by Christy Anderson
The Number of Books at Home Impact a Child’s Educational Success
It has long been asserted that parents’ education is the primary factor in predicting the future education level of a child. But in a long-term, worldwide study published in the journal Research in Social Stratification and Mobility, neither parents’ education nor their socio-economic status could more profoundly predict the educational success of a child than did the actual number of books in their house.
Parents’ education, socioeconomic status, and nationality do have an effect on a child’s education, but having books in the home—the more books, the greater advantage—makes the greatest difference. Especially and primarily in the homes of children with low family income.
Low-income Families Have the Most to Gain
Similar to statistics that bear out among BookSpring’s participants, the rate of books per child in low-income families is 1 book per 3 children. By contrast, middle-income families have an average of 13 books per child. While more books predicted even higher impact, as few as 20 books in the home in early childhood showed statistical significance.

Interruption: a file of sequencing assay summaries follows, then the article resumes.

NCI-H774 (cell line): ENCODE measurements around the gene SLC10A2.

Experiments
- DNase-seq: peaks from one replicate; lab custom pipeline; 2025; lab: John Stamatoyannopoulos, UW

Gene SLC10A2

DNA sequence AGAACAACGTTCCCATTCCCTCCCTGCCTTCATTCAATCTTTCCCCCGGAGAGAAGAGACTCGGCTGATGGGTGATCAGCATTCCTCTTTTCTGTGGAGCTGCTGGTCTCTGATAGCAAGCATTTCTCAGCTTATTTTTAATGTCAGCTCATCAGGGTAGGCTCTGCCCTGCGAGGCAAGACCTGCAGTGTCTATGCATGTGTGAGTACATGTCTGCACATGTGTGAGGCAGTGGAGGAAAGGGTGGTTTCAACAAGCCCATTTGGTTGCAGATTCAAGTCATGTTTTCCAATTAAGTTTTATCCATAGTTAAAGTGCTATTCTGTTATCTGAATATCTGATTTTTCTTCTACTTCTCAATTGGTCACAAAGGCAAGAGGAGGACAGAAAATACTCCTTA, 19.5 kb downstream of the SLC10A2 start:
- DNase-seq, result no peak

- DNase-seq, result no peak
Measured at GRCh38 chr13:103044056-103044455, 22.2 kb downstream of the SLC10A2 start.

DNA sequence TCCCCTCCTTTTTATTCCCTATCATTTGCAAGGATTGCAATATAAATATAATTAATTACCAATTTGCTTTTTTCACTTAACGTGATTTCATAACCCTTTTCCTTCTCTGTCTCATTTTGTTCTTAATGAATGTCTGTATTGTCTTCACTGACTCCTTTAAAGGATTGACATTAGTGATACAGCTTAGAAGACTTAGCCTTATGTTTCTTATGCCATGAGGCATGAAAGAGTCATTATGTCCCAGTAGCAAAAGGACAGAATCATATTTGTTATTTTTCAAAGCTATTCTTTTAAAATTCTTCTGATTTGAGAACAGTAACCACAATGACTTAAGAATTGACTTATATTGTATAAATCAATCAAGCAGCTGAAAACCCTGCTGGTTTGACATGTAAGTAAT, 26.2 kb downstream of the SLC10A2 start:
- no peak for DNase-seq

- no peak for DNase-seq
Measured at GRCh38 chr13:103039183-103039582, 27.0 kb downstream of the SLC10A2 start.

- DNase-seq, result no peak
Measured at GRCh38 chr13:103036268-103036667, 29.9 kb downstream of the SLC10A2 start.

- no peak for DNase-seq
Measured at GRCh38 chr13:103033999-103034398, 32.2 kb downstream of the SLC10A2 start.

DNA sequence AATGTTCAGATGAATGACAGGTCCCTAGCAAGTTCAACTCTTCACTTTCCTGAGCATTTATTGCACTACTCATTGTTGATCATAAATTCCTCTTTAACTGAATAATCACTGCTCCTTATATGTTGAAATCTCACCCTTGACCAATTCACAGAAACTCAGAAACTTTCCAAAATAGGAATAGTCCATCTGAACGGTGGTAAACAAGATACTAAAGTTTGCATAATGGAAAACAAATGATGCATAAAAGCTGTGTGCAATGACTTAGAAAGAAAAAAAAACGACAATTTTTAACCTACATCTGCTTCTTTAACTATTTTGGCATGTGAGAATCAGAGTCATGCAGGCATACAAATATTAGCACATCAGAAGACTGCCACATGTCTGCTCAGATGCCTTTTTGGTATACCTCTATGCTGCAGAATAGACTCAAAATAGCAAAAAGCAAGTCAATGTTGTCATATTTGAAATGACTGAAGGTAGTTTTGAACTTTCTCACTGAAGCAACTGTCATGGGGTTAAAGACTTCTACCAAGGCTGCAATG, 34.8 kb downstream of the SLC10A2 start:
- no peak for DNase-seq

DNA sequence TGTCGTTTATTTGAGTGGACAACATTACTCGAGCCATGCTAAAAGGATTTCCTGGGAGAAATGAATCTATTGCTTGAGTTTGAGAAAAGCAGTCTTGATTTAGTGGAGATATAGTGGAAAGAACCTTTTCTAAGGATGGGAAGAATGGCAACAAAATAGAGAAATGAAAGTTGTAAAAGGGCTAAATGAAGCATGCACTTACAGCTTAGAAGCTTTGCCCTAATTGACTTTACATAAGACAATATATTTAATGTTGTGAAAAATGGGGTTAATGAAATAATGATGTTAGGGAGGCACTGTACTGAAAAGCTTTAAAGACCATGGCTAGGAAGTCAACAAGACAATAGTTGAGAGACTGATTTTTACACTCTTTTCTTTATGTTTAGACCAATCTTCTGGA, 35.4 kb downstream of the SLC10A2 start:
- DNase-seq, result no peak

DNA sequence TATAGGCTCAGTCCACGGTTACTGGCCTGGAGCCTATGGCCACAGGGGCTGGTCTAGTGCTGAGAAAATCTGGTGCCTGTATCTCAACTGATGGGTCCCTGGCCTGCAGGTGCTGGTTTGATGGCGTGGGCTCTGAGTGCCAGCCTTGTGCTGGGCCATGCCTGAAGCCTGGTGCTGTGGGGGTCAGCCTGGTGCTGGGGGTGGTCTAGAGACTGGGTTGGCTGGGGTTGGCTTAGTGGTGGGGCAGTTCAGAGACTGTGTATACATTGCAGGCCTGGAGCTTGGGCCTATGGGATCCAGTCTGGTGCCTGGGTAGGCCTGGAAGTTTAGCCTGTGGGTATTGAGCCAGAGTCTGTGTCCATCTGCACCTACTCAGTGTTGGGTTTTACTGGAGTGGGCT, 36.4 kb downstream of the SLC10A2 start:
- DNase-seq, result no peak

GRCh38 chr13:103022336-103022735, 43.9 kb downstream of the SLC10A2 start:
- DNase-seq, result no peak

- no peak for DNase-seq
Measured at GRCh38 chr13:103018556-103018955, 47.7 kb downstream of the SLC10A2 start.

Those children growing up in homes with a lot of books will get on average three years more schooling than children with no books. That’s twice the advantage of having a professional rather than an unskilled income-earner. It’s as great an advantage as having college-educated rather than unschooled parents.
Family Libraries Have Long-term Benefits
Growing up with books at home is also an influence on whether a person creates a “family library” as an adult. So, having books as a child not only builds skills for educational success, it also creates “scholarly interest”—an interest in having books. That means that efforts to help build a child’s library now will have a long-term effect on successful future generations.
BookSpring has an initiative called “20 books for every Central Texas child by 2020.” The greatest advantage of bestowing books is to children of low-income families, and those families are our focus. By striving to get at least 20 books to these families, we will be setting children up for success, their future families for success, as well as all of Central Texas.